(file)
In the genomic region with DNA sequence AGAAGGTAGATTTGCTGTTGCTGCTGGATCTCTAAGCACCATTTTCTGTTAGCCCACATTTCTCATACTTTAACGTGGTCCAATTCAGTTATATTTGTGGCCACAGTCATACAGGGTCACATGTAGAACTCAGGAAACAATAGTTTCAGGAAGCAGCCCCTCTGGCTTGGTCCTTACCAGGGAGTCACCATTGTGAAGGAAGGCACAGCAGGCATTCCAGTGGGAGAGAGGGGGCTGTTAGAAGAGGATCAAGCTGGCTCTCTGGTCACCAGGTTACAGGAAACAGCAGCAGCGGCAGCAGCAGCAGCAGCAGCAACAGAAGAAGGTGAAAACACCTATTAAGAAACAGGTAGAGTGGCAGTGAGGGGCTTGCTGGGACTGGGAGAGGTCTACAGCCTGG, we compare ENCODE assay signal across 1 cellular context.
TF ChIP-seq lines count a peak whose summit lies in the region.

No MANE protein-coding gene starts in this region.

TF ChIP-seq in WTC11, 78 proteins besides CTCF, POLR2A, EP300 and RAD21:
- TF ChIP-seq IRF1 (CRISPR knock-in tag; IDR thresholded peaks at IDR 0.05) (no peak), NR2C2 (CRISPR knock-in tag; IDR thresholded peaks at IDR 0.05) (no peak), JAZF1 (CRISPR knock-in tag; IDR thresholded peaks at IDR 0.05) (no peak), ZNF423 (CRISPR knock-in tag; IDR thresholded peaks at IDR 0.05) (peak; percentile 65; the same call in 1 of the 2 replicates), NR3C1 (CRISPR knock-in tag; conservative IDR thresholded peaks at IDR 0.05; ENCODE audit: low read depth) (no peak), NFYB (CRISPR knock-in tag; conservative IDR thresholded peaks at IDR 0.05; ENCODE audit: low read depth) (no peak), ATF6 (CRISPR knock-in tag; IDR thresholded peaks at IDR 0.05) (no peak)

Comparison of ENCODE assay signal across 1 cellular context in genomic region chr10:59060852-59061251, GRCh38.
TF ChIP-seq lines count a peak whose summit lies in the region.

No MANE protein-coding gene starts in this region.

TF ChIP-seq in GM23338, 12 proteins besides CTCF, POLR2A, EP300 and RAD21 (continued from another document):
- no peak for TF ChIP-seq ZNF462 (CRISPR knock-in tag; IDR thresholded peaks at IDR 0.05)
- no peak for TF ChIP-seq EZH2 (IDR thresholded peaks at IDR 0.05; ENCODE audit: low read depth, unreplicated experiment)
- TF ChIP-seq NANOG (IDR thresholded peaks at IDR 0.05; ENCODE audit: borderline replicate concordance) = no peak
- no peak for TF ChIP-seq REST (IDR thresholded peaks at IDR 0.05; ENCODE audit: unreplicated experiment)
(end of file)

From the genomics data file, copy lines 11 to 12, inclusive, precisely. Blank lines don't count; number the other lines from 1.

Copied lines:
- no peak for TF ChIP-seq EZH2 (IDR thresholded peaks at IDR 0.05; ENCODE audit: low read depth, unreplicated experiment)
- TF ChIP-seq NANOG (IDR thresholded peaks at IDR 0.05; ENCODE audit: borderline replicate concordance) = no peak